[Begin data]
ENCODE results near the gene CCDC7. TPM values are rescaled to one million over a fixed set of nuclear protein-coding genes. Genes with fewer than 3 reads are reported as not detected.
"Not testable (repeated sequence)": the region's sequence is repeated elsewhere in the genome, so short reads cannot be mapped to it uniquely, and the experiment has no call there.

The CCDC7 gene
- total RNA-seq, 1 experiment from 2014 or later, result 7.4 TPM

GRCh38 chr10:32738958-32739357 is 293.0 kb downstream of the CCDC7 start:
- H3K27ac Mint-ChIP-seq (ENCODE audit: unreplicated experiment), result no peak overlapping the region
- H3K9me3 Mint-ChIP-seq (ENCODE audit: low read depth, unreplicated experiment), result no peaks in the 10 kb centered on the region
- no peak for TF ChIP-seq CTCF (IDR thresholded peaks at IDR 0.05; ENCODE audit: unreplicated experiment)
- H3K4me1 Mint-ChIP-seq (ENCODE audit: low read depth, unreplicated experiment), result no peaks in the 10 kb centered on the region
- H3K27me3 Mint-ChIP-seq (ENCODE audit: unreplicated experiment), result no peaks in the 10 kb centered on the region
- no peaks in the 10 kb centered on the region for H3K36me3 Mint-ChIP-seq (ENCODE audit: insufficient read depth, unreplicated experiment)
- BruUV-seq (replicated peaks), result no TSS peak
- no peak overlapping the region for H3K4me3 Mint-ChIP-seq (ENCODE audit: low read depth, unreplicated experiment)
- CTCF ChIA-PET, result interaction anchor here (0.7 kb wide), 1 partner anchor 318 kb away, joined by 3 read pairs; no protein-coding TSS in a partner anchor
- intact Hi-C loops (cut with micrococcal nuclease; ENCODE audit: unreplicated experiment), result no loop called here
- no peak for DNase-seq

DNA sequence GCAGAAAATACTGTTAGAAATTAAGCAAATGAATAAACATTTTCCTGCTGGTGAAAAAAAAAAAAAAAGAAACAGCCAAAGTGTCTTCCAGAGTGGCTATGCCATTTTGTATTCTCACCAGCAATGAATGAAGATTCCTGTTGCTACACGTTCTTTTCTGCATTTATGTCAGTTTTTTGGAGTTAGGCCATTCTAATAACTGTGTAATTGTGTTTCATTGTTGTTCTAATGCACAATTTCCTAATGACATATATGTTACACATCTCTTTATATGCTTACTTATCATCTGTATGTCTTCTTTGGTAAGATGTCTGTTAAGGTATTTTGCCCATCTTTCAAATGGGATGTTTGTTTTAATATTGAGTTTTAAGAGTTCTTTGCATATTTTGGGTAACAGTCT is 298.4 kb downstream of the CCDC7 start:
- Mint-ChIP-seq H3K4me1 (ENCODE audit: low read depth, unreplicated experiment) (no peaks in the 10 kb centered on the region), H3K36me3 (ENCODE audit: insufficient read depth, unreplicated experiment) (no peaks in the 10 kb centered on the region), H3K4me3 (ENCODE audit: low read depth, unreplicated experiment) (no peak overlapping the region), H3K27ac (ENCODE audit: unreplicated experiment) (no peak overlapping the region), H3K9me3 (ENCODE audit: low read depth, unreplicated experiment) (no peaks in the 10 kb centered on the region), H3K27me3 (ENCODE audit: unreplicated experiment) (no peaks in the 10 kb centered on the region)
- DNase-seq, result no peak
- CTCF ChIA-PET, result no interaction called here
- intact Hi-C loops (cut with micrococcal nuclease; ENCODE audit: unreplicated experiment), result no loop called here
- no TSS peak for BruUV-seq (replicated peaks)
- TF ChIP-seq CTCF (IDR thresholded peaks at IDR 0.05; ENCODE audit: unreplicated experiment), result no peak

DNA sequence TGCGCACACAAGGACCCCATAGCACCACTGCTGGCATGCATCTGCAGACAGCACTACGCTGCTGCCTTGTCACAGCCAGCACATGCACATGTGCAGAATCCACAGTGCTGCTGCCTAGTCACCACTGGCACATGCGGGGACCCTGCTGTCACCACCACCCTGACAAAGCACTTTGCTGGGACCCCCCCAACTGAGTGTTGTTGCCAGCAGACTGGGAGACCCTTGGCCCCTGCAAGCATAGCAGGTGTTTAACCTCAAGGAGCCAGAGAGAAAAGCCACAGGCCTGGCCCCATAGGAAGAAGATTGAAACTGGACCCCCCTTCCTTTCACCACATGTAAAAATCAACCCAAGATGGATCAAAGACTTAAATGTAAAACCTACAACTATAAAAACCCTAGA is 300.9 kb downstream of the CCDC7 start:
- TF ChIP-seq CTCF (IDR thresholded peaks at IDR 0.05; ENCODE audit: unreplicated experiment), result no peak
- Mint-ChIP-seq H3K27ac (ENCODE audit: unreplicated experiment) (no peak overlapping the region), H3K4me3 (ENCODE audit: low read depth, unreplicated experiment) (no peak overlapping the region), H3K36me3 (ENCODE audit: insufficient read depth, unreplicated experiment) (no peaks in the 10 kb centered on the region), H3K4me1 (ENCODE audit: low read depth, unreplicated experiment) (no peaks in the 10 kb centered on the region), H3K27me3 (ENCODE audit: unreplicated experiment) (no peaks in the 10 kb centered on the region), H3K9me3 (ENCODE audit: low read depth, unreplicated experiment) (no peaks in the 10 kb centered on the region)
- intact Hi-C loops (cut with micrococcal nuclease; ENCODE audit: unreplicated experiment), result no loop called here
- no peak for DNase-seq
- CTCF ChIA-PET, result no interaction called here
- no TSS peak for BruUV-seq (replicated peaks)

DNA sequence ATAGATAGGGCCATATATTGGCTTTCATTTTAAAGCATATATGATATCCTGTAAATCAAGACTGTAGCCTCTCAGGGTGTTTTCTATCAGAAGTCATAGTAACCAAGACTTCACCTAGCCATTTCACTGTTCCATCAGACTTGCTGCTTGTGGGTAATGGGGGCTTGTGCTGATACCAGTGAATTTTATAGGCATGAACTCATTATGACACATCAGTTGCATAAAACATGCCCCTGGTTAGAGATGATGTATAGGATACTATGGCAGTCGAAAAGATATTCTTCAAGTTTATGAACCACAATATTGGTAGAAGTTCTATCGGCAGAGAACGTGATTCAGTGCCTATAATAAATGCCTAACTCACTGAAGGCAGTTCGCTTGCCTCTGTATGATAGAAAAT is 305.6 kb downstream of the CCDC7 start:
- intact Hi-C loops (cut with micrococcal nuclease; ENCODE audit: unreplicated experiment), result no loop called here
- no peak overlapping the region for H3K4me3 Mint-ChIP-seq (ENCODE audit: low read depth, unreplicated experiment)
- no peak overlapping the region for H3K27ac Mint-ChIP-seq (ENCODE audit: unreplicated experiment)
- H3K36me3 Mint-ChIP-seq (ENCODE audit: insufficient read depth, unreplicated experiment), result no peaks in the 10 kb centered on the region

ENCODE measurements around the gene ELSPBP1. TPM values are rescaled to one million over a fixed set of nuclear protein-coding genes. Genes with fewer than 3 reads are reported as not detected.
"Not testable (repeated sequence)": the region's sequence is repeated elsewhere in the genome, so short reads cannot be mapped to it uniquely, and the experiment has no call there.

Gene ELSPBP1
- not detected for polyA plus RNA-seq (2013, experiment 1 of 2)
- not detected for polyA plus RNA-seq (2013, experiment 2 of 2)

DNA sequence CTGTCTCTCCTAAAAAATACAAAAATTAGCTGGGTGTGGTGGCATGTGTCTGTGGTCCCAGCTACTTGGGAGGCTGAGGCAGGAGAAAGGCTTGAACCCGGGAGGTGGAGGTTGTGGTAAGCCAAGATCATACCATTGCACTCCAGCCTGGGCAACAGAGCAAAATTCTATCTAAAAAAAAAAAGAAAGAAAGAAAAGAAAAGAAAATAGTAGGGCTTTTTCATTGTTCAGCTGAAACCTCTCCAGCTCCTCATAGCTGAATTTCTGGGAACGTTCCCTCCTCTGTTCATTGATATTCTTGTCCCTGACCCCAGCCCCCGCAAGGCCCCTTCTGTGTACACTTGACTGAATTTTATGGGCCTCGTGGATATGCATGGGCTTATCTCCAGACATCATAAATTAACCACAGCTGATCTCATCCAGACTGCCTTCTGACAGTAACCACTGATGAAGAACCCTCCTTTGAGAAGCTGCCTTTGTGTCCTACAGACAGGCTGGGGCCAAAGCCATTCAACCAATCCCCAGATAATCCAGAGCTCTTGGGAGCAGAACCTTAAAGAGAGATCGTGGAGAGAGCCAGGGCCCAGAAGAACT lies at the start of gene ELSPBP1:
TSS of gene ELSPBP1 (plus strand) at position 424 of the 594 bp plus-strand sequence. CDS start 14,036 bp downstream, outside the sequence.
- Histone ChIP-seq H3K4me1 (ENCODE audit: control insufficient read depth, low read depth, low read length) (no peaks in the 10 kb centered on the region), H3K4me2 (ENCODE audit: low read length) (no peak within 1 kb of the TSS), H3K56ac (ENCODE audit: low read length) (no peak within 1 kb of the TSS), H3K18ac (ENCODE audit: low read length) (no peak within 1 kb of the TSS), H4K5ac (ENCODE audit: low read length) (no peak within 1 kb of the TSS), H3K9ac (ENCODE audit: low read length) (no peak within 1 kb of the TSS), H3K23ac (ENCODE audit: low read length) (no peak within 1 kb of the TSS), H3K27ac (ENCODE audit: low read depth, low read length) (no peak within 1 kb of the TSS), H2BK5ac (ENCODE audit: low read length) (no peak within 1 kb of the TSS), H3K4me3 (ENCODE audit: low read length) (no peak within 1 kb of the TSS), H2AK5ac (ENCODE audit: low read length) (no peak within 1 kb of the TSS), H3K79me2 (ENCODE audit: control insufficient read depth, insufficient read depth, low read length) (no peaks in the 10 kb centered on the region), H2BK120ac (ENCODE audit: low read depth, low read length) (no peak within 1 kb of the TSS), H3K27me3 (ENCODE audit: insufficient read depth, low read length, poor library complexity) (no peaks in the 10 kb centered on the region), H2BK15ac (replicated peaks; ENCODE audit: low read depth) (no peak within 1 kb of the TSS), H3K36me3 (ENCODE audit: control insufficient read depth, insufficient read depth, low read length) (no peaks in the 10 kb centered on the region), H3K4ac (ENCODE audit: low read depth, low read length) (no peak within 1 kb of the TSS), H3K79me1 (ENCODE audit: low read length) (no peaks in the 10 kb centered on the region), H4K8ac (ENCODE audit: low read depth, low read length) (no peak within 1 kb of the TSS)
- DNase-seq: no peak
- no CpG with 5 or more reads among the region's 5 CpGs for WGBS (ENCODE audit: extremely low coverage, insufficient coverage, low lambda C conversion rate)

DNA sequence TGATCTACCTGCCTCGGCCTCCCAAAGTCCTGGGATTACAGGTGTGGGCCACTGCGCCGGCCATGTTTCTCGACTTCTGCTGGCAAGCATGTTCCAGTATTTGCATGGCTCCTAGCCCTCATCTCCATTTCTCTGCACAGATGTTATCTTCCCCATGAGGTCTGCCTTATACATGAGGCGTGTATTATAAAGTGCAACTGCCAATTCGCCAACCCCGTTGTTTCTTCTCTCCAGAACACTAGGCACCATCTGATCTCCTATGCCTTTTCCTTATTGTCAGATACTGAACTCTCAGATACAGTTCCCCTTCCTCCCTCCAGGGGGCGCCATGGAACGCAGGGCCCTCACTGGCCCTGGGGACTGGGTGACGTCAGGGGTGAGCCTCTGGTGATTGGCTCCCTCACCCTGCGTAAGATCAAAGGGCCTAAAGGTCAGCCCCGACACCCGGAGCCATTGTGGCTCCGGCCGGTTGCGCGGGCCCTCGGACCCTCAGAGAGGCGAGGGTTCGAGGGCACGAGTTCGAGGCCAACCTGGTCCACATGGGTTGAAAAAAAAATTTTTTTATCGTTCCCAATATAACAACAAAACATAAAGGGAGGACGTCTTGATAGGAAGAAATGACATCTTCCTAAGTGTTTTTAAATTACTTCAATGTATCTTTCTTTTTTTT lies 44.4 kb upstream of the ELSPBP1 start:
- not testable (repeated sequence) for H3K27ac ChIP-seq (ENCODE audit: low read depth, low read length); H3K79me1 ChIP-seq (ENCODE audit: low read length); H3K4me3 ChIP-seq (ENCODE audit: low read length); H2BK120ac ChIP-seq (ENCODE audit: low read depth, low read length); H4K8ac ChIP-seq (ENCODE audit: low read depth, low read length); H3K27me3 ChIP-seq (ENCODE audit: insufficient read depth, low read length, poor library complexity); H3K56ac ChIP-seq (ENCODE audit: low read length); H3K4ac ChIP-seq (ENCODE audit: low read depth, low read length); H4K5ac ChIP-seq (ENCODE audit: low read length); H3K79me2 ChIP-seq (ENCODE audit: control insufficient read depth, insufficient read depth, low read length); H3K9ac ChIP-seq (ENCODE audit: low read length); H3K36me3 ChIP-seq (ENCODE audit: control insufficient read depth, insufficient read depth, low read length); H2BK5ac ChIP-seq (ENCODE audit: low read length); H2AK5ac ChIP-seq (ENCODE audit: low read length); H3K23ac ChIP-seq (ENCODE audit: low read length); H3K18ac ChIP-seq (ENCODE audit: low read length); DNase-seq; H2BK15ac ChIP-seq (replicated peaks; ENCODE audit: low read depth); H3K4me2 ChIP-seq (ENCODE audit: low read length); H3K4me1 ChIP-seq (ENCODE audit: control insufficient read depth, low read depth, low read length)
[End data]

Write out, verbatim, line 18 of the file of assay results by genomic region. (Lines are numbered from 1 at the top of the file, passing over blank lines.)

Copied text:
- Mint-ChIP-seq H3K4me1 (ENCODE audit: low read depth, unreplicated experiment) (no peaks in the 10 kb centered on the region), H3K36me3 (ENCODE audit: insufficient read depth, unreplicated experiment) (no peaks in the 10 kb centered on the region), H3K4me3 (ENCODE audit: low read depth, unreplicated experiment) (no peak overlapping the region), H3K27ac (ENCODE audit: unreplicated experiment) (no peak overlapping the region), H3K9me3 (ENCODE audit: low read depth, unreplicated experiment) (no peaks in the 10 kb centered on the region), H3K27me3 (ENCODE audit: unreplicated experiment) (no peaks in the 10 kb centered on the region)